North Alabama natives sharing history of Black people in Muscle Shoals

WAFF 48's Jasmyn Cornell reporting
Published: May. 10, 2023 at 7:24 AM CDT
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MUSCLE SHOALS, Ala. (WAFF) - Natives of the Tennessee Valley are working to preserve the history of enslaved African Americans who were tied to the land along the Muscle Shoals of the Tennessee River.

Written by Butch Walker and Huston Cobb, one of the longest-living members of Muscle Shoals, the Black Folktales of the Muscle Shoals: Slavery to Success is a collection of stories from Black people. They both had one mission – to share the history of African Americans in the area.

So, they spent several hours discussing their history. Walker says it took more than a decade to gather the information and publish the book. It was released in February.

Cobb, who is a descendant of enslaved Black people from northwestern Alabama, Navy veteran, and foreman with the Tennessee Valley Authority, interviewed people during the 1980′s. Some were 100 years old and born in the 1880′s. According to Walker and Cobb, most of them spent their lives around the Town Creek Triangle of the Muscle Shoals area.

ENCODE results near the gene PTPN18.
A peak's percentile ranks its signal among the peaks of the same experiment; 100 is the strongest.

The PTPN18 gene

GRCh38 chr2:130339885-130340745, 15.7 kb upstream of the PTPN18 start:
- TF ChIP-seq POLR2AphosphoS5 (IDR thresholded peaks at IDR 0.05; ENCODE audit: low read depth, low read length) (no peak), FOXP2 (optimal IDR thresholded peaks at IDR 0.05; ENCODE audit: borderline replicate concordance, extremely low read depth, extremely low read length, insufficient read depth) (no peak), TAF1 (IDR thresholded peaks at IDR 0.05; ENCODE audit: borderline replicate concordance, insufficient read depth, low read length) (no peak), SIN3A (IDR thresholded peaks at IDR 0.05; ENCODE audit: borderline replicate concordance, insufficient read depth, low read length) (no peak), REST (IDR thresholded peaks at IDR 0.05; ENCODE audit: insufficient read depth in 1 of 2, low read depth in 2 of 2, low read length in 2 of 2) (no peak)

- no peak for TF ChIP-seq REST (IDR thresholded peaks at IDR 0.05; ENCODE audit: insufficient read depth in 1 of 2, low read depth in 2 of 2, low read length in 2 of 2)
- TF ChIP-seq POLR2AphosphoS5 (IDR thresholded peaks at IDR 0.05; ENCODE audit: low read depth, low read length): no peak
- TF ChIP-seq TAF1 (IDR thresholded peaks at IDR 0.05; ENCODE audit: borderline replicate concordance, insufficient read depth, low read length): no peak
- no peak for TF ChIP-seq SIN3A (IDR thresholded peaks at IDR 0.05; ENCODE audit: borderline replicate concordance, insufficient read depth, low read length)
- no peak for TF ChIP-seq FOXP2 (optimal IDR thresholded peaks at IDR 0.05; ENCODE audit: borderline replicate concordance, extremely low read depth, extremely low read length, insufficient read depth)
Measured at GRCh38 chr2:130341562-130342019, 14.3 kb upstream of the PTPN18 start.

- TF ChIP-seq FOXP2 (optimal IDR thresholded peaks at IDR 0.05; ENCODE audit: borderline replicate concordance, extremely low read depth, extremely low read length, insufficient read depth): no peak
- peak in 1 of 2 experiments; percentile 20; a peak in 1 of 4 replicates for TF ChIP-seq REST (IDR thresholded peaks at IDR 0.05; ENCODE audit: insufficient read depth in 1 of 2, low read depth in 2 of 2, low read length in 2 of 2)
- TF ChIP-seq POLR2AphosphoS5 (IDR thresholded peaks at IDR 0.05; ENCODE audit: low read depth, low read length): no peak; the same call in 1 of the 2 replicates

”Miss Field’s husband was an undertaker during World War I, and I can vividly remember her now when I was talking to her, ‘My name is Zelda Fields,’” said Cobb. “But this woman put all her money into a war bond. It was sent up to [a] teachers association. Black folks [were] teaching other Black Folks how to be teachers.”

Walker also spoke with Black people in the area to learn about their lives. He says the history of Black people in the Shoals was left out of Alabama’s history books, and it‘s difficult to examine the history of the area without addressing the role enslaved Black people played in the area’s growth.

He and Managing Editor Angela Broyles say most people are not aware that Black people were developing the foundation of the area long before the first wealthy White cotton planters arrived.

“There’s not a lot available because they were treated as property rather than as a person,” said Broyles. “Both of us are highly motivated to see history preserved in such a manner that families can go back and find their roots and where they came from, and that was the same thing with with Mr. Cobb.”

Walker says Black Folktales of the Muscle Shoals also shares a brief history of the relationship of American Indians and Black people who called the area home.

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